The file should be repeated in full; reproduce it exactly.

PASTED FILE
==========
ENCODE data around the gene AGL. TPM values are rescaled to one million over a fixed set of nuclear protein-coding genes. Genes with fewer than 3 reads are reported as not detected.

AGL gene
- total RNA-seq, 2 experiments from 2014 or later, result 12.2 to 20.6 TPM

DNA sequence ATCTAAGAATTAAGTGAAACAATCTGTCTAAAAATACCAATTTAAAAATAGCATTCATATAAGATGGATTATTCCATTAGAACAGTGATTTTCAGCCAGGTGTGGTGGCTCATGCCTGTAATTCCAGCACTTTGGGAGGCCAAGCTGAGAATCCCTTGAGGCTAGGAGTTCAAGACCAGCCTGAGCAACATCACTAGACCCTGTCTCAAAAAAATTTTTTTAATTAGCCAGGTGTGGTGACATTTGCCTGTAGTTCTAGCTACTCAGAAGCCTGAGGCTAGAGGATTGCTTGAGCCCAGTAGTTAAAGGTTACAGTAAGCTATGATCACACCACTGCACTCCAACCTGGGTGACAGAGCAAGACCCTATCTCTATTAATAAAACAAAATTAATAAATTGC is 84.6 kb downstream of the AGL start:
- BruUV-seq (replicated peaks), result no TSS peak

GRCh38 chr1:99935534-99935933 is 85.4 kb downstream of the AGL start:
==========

ENCODE data around the gene AGL. TPM values are rescaled to one million over a fixed set of nuclear protein-coding genes. Genes with fewer than 3 reads are reported as not detected.

AGL gene
- total RNA-seq, 2 experiments from 2014 or later, result 12.2 to 20.6 TPM

DNA sequence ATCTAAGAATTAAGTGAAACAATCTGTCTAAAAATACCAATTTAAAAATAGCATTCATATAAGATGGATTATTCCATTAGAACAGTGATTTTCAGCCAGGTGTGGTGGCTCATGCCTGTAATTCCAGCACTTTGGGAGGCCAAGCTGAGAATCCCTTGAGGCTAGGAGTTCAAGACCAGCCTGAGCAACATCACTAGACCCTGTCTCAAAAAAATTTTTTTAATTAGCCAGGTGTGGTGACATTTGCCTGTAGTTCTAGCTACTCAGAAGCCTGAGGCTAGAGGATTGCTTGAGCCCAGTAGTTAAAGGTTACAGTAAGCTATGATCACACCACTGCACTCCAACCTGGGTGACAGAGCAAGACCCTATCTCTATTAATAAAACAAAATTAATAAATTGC is 84.6 kb downstream of the AGL start:
- BruUV-seq (replicated peaks), result no TSS peak

GRCh38 chr1:99935534-99935933 is 85.4 kb downstream of the AGL start: